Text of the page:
When Robert Buchanan came to America he was the most cordially detested literary man that ever left London. When he returned he was the most cordially detested literary man that ever left New York. Personally I found Mr. Buchanan a by no means unamiable or unpleasant companion. But he possessed an exasperatingly arrogant bumptiousness and an unconcealed contempt for all men who write for a living but himself, safe to make enemies rise up around him wherever he goes. The worst trait in his character is his greed for money. He is insatiably hungry for it, and if the experience of those who dealt with him in business is credible, is about as tricky as a Twenty-fourth street horse dealer. His latest exploit is one of the most contemptible recorded against him. He has taken the newspaper criticisms of “Alone in London” and deliberately cut and garbled them so as to form the most really favorable notices of his play. One article stated that the play “Is full of clever ideas, but as a rule they are wasted.” Mr. Buchanan quotes that his play is full of clever ideas and ignores the rest. The other criticisms, none of which are at all favorable, are thus equally distorted out of their true meaning. The practice of manufacturing bricks without straw in this way is a common one here. Mr. Buchanan probably picked it up on his travels. It is painful that a man so undeniably strong in style and gifted in fancy as the author of “God and the Man” should descend to the tricks of the sideshowman; but he is not the first whom hunger for gold has dragged into the mire.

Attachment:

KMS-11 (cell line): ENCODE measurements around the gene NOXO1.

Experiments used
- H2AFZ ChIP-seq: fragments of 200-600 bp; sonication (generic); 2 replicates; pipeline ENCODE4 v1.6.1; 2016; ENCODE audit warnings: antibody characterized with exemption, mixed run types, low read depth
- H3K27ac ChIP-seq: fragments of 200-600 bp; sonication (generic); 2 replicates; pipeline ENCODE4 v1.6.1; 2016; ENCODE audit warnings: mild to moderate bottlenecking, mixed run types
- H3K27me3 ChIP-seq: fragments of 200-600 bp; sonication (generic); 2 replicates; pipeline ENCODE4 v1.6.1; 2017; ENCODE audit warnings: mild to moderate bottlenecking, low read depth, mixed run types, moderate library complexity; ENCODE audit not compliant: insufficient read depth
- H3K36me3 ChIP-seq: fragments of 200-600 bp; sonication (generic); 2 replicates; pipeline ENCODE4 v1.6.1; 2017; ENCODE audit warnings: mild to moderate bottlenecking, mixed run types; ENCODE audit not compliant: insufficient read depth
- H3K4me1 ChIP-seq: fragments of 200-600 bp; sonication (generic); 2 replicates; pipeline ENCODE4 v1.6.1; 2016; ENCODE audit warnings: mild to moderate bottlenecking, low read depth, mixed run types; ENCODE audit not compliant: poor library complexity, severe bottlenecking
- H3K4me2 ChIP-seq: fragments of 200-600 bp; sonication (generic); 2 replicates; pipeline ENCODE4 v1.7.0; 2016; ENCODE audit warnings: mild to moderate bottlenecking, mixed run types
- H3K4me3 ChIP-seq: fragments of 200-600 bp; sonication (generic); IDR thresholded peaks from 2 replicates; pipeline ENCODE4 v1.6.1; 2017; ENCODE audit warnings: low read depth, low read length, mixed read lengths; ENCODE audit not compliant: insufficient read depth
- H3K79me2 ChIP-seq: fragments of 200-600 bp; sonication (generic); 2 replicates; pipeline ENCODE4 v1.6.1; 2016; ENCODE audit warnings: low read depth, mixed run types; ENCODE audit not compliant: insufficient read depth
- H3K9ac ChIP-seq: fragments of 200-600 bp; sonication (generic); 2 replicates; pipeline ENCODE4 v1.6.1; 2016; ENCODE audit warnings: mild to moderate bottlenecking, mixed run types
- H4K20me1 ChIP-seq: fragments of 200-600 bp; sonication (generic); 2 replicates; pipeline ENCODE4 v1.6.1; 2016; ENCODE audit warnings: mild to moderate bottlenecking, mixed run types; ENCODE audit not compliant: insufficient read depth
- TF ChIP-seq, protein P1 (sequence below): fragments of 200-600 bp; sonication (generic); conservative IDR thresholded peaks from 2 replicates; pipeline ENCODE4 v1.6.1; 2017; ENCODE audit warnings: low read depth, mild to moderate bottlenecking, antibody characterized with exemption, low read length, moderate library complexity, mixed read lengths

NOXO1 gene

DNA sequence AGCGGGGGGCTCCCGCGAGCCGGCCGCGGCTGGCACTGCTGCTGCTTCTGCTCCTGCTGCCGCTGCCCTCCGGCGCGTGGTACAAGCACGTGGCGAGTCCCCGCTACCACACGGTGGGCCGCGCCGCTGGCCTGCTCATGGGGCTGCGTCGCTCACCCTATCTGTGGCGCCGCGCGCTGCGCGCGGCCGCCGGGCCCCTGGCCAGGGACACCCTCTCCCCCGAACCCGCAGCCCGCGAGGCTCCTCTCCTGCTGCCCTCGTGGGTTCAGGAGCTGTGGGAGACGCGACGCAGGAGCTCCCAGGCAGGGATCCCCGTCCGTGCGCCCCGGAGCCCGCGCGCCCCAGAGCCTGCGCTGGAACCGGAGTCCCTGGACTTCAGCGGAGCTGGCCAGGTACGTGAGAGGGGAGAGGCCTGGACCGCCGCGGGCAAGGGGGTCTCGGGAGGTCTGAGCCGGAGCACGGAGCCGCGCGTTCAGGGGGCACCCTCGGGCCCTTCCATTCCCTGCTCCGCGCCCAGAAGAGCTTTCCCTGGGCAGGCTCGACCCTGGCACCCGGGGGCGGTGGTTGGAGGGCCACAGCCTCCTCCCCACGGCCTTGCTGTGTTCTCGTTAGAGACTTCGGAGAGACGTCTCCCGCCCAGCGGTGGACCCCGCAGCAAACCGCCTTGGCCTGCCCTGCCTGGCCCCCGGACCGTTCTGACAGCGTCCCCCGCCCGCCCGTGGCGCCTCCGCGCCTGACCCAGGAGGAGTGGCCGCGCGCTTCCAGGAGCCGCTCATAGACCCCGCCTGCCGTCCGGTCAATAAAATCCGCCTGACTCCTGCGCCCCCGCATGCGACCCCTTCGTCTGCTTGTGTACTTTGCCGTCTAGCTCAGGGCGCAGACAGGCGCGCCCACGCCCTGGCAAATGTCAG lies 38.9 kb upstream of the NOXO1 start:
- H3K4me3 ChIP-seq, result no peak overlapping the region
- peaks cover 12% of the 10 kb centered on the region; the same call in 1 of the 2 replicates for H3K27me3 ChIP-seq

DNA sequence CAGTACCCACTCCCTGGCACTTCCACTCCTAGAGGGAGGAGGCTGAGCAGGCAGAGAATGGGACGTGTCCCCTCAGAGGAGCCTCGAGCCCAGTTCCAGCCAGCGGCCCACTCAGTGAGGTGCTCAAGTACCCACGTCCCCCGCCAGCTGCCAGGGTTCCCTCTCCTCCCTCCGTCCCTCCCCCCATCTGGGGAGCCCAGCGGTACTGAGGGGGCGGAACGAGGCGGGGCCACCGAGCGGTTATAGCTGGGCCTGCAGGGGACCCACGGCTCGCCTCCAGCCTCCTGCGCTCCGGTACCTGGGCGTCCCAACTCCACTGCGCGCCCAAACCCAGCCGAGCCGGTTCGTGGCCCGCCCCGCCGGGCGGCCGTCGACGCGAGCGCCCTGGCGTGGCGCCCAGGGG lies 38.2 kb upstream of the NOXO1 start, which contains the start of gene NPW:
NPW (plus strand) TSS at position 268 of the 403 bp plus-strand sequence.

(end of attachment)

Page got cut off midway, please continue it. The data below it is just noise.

[Advert from The St. Paul Daily Globe (6 December, 1885 -p.8).]


Cleveland Plain Dealer (7 February, 1886 - p.5)


     “Alone in London” is a melodrama illustrative of English life, written by Robert Buchanan, author of “Storm Beaten” and “Lady Clare.” It will be played at the Euclid avenue opera house the last three nights of the present week, opening Thursday by Miss Cora S. Tanner, supported by Sinn’s Brooklyn park theater company. The New York Mirror speaks of it as follows: “Robert Buchanan relates in very dramatic form a story of deep human interest, and intersperses it with bits of English low life that remind the observer of Dickens. Considering the purpose Mr. Buchanan set out to achieve—that of providing a piece full of moving incident, such as appeals to the popular sympathies—it must be said that he has succeeded admirably. The moral air of the play is pure. Without the slightest attempt to secure applause by novel methods, it teaches a good old lesson in a wholesome yet impressive fashion. There are plenty of dramatic situations, pictures of life in the London slums and sensational effects of a startling character. ‘Alone in London’ introduces as a star Cora S. Tanner, who acts Annie Meadows, the woman about whom clusters the interest of the story. Miss Tanner is young, beautiful and gifted with dramatic ability of an effective order. She depicted the sufferings of the wife and mother, who, in the darkest hour, is strengthened by principles of right, with unvarying power. We know of no actress better qualified to represent the heroine of a domestic drama like this. Her endeavors were rewarded with close attention.”